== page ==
The Samyang 100mm f/2.8 Macro (for Sony), which is relatively cheap, extremely sharp, and offers nice ergonomics for manual focusing.
Personally, I’m a big fan of lenses like this, which give you all the essentials without going overboard–and keep the price down in the process. That’s why, for under $500, you get excellent optics (the Samyang 100mm is sharp at f/2.8, and only gets sharper as you narrow your aperture), true 1:1 macro magnification, and a well-designed focus ring for careful manual focusing in the field.
The biggest drawback to the Samyang 100mm f/2.8 is that it’s manual focus only–so if you were planning on shooting fast-moving insects, you’ll need to look elsewhere.
Now, for unmoving macro subjects (e.g., flowers), there’s really no reason you should be using your lens’s autofocus capabilities, so the lack of autofocus here shouldn’t present a problem. That said, manual-focus-only glass isn’t going to be able to double as a street photography or walkaround lens, so if you grab the Samyang 100mm f/2.8, make sure that you know that macro is what you want to do.
For the optical quality and the well-designed ergonomics, this lens really is worth a look–and, if you’re willing to overlook the lack of autofocus, it’s a great choice.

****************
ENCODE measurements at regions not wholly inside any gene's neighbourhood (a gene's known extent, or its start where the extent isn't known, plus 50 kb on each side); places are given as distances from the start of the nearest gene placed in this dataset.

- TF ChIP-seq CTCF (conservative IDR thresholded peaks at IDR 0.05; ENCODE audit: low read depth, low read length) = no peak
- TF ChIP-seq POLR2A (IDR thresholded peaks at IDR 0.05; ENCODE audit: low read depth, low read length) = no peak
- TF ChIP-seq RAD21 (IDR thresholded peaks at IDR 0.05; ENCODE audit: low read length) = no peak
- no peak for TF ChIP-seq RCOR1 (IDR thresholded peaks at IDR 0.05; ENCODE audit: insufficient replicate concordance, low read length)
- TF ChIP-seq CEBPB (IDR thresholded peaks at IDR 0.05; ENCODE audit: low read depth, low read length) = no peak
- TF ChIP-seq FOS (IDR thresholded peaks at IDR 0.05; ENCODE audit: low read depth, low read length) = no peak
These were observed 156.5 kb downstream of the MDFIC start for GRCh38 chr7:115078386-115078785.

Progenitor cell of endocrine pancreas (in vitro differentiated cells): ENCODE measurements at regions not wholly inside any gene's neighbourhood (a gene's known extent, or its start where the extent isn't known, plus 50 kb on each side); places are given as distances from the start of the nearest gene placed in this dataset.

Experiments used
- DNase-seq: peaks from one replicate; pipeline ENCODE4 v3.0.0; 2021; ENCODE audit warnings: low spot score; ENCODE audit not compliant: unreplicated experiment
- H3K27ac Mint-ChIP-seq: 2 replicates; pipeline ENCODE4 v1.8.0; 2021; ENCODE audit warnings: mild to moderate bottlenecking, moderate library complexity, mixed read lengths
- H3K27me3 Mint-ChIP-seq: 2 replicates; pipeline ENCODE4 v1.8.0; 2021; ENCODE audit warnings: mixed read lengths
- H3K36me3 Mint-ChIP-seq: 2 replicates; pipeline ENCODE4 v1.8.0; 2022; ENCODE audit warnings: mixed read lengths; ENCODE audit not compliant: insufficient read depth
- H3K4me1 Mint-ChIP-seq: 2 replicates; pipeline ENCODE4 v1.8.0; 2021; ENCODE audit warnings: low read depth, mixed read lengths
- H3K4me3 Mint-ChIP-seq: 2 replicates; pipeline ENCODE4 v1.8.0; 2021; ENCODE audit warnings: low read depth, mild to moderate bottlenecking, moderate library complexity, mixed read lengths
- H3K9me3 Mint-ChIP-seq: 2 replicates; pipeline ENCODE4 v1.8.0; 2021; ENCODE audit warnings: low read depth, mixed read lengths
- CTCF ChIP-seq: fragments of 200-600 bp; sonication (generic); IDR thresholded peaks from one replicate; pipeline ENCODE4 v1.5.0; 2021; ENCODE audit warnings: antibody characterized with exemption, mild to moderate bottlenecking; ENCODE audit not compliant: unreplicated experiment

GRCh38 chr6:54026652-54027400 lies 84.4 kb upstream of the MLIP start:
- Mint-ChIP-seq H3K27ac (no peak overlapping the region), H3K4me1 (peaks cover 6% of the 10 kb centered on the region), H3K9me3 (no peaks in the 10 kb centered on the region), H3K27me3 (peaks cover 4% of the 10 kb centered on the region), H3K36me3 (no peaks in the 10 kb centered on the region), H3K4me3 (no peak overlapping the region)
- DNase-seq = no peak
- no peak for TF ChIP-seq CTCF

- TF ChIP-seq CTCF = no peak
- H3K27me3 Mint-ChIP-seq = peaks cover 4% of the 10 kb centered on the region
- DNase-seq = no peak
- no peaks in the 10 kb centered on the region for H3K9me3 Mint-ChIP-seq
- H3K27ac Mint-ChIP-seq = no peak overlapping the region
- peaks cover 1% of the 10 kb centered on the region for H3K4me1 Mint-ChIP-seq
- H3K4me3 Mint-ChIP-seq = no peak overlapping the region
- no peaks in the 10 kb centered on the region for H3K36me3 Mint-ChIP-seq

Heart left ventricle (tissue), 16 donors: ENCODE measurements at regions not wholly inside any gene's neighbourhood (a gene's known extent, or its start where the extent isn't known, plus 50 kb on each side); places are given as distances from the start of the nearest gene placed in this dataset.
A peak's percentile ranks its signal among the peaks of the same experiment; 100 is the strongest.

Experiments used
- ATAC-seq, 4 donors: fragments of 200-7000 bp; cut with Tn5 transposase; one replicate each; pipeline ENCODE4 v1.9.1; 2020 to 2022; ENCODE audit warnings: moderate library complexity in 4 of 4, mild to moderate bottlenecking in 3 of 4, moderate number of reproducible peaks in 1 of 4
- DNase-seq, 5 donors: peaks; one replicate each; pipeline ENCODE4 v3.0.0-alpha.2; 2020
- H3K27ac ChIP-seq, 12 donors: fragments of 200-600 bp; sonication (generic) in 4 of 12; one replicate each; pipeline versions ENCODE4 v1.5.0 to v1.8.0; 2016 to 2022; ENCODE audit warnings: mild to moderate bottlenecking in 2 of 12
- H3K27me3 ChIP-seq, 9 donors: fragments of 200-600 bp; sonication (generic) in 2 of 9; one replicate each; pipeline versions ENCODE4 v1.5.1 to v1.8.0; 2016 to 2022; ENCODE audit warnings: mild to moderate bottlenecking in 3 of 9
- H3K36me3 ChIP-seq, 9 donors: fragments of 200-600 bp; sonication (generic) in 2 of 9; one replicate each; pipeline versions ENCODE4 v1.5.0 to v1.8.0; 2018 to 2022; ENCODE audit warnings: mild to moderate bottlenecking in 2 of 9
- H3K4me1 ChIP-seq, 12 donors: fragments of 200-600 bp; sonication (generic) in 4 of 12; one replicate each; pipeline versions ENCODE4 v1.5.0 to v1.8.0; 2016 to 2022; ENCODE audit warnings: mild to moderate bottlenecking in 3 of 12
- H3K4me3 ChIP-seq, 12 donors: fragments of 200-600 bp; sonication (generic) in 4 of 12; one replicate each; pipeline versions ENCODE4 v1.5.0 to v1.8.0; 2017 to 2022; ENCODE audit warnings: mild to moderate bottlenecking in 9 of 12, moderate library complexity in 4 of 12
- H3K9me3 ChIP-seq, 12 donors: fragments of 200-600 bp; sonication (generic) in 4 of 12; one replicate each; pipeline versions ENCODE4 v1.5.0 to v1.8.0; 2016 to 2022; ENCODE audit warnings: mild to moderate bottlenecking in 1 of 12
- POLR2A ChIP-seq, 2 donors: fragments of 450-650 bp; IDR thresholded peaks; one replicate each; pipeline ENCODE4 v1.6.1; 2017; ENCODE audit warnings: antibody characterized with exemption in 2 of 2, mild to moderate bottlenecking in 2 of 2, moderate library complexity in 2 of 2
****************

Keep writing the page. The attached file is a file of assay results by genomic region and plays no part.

Samyang 100mm f/2.8 Macro
Best For: Serious macro photography on a budget
4. Sony FE 50mm f/2.8 Macro
If you’re dead-set on getting a native Sony lens, but you don’t want to pay the $1000+ cost for the 90mm f/2.8, then I’d recommend grabbing the Sony 50mm f/2.8 macro.
It’s still a bit on the expensive side, but that’s to be expected for a high-quality Sony lens like this one, offering excellent build, handling, and–like pretty much every other macro lens on this list–stunningly sharp optics.
As with the Sigma 70mm, I’d have preferred to see a longer focal length. When you shoot at 1:1 magnifications at 50mm, you really do risk casting shadows or bumping your subject; you also make using all but a macro-designed ring flash impossible, because any artificial light placed around your subject will inevitably get blocked by your lens, your camera, or you.